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Quick Bites: Sharks go big (at home) to shut out Kings

Nothing soothes the soul quite like a San Jose Sharks win. Not to get too ahead of myself, but if you weren’t able to catch all the action in real-time, just know that it was the best the team has looked in a long time and you definitely should be regretting not watching the game.

Prior to puck drop, goaltender Alex Stalock joined defender Ryan Merkley when he was reassigned to the San Jose Barracuda, Radim Simek was placed on injured reserve and Noah Gregor was a healthy scratch, making room for Jeffrey Viel. Oh, and Adin Hill made his debut, after being on IR for what felt like forever.

The Los Angeles Kings controlled the first five minutes of the game, but for every three pucks that made it into the offensive zone, the Sharks were able to bring at least one out and generate an offensive push the other way. There were a lot of odd-man rushes for both teams, which generally isn’t ideal, but what was instantly palpable was how confident San Jose was feeling.

Sure, they were facing an injured Kings roster that would deplete even further throughout this game, but to this point in the season, LA has been a formidable opponent, determined to hang onto a playoff spot no matter what. The big chances that the Sharks were getting at 5-on-5 were a good indication that they weren’t intimidated, and were feeling cohesive and responsive in their own zone, enough to stage breakouts and rush the net consistently.

Also, Jonathan Dahlen looked like the standout rookie we’ve always known he is, and there’s truly nothing better than seeing a player believe in themselves again.

As competent as San Jose seemed at even-strength, the real nail in the coffin was special teams. For all that fans love to (hashtag) beat LA, the players feel the rivalry too, and penalties abounded, much to the dismay of the Kings. On the first power play of the game, Timo Meier was able to keep a puck in the zone on a failed clear and open the scoring.

Just two minutes later, California boy Matt Nieto doubled the score after Cal Peterson (and the puck) languished behind the net. Peterson was barely back in the crease when the puck bounced out and in for Nieto.

Needless to say, the Sharks were feeling good, and they felt even better after a strong penalty kill (although it was easy pickings, considering the Kings’ power play is 28th in the league).

The Sharks lost a little bit of steam in the final five minutes, although Nick Bonino and Dahlen didn’t get the memo, and eventually, it paid off. In the final 48 seconds of the first period, Dahlen, who previously had one assist in the last seven games, put the puck in the five-hole on a feed from Meier.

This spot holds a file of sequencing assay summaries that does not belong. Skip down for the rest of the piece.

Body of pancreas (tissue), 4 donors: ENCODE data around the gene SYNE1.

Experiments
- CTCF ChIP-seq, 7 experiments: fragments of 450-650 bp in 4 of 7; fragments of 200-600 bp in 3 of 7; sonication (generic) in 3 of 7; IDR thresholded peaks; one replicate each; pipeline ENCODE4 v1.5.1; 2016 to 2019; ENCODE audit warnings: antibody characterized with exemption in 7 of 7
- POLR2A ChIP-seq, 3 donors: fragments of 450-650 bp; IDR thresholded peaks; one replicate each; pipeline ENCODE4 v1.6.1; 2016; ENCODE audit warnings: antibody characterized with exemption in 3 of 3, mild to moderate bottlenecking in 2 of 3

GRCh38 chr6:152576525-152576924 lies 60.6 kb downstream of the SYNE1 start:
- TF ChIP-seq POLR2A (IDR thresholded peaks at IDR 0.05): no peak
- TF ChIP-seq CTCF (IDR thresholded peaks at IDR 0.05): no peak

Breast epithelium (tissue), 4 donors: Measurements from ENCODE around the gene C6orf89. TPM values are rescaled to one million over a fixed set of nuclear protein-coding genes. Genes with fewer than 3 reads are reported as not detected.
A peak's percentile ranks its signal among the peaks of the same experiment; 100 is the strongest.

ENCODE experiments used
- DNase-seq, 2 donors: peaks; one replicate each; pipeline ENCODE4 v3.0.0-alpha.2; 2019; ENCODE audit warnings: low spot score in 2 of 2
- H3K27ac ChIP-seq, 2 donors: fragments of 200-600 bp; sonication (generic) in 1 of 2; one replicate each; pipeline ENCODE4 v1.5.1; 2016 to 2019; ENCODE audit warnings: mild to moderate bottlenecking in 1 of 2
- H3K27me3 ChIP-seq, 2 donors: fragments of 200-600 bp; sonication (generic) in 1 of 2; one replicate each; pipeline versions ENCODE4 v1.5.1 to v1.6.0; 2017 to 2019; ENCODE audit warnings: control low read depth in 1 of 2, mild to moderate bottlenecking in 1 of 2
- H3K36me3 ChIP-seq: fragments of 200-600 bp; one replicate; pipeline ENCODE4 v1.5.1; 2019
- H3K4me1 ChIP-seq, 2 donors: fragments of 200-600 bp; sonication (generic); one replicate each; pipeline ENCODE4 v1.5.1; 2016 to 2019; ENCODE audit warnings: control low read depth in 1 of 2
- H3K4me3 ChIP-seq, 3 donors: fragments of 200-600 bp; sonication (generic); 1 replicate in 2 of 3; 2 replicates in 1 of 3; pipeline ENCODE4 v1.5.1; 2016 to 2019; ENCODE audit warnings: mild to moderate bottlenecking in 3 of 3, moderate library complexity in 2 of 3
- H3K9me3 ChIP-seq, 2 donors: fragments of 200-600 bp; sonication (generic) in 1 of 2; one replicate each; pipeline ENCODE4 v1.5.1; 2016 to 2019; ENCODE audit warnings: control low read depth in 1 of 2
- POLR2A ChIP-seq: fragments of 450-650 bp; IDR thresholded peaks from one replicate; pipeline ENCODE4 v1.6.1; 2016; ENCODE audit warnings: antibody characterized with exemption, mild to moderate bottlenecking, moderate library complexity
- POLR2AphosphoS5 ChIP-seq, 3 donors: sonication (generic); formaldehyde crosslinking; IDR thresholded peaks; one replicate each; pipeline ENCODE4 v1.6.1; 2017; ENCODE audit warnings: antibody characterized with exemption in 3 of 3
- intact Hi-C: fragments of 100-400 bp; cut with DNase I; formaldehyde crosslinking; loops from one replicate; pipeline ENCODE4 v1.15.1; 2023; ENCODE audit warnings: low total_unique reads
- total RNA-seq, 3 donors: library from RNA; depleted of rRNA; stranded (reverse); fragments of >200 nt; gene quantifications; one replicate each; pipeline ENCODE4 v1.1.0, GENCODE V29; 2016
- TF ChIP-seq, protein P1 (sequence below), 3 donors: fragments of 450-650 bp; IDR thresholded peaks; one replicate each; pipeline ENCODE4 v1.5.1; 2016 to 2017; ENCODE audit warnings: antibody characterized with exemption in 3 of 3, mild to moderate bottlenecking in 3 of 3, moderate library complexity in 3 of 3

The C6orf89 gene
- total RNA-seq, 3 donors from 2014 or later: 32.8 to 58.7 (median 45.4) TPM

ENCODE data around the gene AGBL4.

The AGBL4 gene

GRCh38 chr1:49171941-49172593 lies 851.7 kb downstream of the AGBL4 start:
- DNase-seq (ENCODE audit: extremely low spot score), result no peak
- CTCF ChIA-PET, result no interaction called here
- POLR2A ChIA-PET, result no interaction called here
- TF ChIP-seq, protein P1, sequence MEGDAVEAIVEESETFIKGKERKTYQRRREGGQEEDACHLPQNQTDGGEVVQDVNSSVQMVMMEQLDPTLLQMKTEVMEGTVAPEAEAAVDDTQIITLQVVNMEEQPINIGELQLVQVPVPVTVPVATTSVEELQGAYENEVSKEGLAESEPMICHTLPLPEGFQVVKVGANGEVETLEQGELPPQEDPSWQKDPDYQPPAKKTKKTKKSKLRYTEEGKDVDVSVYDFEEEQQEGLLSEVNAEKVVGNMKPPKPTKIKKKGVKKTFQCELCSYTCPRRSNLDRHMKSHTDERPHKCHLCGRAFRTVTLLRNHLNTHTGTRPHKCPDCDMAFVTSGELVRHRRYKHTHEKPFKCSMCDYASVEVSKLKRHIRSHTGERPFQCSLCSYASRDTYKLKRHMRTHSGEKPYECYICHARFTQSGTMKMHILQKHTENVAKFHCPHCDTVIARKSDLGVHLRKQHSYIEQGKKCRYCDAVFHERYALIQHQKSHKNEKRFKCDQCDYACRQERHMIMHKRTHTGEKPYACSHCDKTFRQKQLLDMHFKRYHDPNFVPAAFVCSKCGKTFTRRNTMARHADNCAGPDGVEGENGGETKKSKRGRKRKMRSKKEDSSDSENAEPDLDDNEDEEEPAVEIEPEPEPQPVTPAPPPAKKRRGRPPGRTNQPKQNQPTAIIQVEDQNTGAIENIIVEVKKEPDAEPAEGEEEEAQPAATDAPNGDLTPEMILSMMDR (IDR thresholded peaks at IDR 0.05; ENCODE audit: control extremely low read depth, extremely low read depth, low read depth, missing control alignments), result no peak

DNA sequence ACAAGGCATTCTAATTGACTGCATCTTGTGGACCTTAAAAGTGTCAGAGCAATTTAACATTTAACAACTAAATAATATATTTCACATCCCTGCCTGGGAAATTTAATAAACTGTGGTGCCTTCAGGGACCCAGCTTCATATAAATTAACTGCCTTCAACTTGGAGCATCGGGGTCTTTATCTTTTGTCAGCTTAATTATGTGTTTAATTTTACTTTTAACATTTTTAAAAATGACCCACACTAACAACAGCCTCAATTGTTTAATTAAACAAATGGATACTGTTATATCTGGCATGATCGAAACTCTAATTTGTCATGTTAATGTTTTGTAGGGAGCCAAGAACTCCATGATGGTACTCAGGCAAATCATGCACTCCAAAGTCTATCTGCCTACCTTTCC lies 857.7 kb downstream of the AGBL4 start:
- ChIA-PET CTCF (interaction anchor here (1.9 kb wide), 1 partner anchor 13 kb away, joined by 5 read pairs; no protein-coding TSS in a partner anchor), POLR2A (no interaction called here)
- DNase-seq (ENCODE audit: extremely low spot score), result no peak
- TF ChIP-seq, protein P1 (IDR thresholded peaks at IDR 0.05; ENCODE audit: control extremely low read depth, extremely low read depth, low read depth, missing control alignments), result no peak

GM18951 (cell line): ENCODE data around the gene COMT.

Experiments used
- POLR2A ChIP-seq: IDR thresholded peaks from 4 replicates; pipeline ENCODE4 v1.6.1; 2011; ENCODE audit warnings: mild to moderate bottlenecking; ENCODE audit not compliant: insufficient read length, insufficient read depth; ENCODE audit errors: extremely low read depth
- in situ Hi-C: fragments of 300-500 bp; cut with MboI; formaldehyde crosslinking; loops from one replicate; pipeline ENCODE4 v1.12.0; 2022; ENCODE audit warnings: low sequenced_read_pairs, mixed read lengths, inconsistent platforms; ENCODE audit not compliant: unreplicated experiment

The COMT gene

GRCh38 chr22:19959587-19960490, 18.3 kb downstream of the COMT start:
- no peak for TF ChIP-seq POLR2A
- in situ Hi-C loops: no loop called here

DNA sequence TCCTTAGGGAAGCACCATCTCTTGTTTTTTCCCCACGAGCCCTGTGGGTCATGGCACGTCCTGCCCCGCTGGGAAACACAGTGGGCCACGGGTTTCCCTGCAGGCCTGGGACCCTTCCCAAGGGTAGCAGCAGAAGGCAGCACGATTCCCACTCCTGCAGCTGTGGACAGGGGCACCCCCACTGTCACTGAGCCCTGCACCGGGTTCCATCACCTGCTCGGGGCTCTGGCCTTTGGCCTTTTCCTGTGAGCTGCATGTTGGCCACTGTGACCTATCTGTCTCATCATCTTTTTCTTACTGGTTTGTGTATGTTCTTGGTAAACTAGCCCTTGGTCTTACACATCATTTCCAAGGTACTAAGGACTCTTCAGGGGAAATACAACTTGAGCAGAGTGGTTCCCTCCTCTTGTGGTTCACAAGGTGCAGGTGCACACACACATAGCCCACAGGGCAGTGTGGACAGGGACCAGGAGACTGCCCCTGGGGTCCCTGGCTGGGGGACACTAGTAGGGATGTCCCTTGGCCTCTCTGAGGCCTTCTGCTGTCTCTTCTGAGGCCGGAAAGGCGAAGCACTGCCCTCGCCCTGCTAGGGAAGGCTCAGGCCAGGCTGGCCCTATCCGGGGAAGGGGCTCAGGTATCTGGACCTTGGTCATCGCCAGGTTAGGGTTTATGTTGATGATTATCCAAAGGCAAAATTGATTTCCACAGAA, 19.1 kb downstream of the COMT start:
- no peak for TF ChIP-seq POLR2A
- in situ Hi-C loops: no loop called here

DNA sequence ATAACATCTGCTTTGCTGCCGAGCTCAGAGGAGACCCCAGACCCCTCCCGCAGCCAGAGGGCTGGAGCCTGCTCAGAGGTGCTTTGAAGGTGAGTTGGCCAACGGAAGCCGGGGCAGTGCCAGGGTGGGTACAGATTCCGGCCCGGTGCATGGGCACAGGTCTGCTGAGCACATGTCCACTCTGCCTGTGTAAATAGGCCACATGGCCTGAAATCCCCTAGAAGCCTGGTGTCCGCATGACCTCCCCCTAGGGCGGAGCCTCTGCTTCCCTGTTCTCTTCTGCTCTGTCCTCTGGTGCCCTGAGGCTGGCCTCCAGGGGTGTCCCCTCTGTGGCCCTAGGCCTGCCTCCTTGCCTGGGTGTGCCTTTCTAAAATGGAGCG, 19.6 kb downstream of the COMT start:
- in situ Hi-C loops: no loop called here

The second period was a natural continuation from the first. Starting fast and strong, Dahlen and the third line (Bonino, Nieto and Cogliano) were instantly noticeable. The Kings never back down, however, and they kept pushing, although they lost some momentum when Dustin Brown was hit in the hand with the puck and had to leave the game, his hand wrapped in a bloody towel.

It was a death knell for the Kings, who have lost four players in the last five games, and in this game alone, lost Dustin Brown and Matt Roy (lower-body injury). Blake Lizotte was called for a hold around the halfway mark and Tomas Hertl took advantage for another power play goal off the rebound, for a 4-0 lead.

Scott Reedy and Viel scrambled for a goal in the final five minutes, although it was swiftly called off for goaltender interference. But the fact that players from all four lines were present offensively is a good sign that the Sharks’ losing skid may be on its way out. The revival of depth scoring, rookie confidence and energetic, rolling lines sparks a flicker of hope for a strong season finishing.

The third period picked up where the Sharks left off, and if there’s one thing to note from this game, it’s that the return of Erik Karlsson and Jaycob Megna, both of whom were excellent, also meant that the rest of the team was responsive and attentive on the backcheck, doing wonders for their usual woes of own-zone defensive coverage.

The period also opened with off-setting roughing minors for Viel and Jaret Anderson-Dolan, but like, is anyone surprised? Viel is a high-impact, physical player, and when combined with the fact that larger fringe players are (unfortunately) expected to drop the gloves and play aggressively in order to fulfill a specific role to stay up with the team, Viel getting hands-on with someone was to be anticipated.

To their credit, the depleted Kings were still pushing, despite the game being out of reach. Tomas Hertl, from Alexander Barabanov (who was an unsung hero this entire game when it came to beautiful passes and cleaning up loose change) put it away for a 5-0 win as the third period wound down.

Scoring five unanswered goals against the Kings, at home, in Hill’s first game back and fifth career shutout? That’s basically the best thing that’s happened all week. With the Sharks riding high on their win, I think they might be doing a little more winning than losing in the next few weeks.

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